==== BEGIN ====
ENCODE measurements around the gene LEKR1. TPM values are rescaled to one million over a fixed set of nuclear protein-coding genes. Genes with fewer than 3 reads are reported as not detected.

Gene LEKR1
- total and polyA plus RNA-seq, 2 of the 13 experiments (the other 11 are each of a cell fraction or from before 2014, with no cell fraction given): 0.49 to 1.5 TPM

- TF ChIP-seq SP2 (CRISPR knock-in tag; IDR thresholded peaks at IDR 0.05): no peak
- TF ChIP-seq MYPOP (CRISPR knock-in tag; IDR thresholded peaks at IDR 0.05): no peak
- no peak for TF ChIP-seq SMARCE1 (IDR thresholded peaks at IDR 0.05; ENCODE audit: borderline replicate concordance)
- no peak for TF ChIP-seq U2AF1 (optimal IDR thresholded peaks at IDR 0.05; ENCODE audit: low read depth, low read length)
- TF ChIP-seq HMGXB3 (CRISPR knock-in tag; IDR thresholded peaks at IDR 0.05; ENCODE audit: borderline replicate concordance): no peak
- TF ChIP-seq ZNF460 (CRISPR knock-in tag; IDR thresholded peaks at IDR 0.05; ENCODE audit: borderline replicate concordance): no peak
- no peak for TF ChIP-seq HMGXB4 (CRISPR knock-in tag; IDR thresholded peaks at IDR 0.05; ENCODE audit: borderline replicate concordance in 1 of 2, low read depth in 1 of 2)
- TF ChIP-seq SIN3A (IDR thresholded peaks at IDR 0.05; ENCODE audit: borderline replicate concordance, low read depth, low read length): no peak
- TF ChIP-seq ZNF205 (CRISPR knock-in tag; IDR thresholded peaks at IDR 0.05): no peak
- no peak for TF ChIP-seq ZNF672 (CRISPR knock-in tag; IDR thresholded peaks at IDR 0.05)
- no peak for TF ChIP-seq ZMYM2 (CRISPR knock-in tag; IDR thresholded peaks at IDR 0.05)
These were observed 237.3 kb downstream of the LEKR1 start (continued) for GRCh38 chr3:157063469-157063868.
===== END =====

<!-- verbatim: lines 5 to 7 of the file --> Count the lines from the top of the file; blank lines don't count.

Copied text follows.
- TF ChIP-seq MYPOP (CRISPR knock-in tag; IDR thresholded peaks at IDR 0.05): no peak
- no peak for TF ChIP-seq SMARCE1 (IDR thresholded peaks at IDR 0.05; ENCODE audit: borderline replicate concordance)
- no peak for TF ChIP-seq U2AF1 (optimal IDR thresholded peaks at IDR 0.05; ENCODE audit: low read depth, low read length)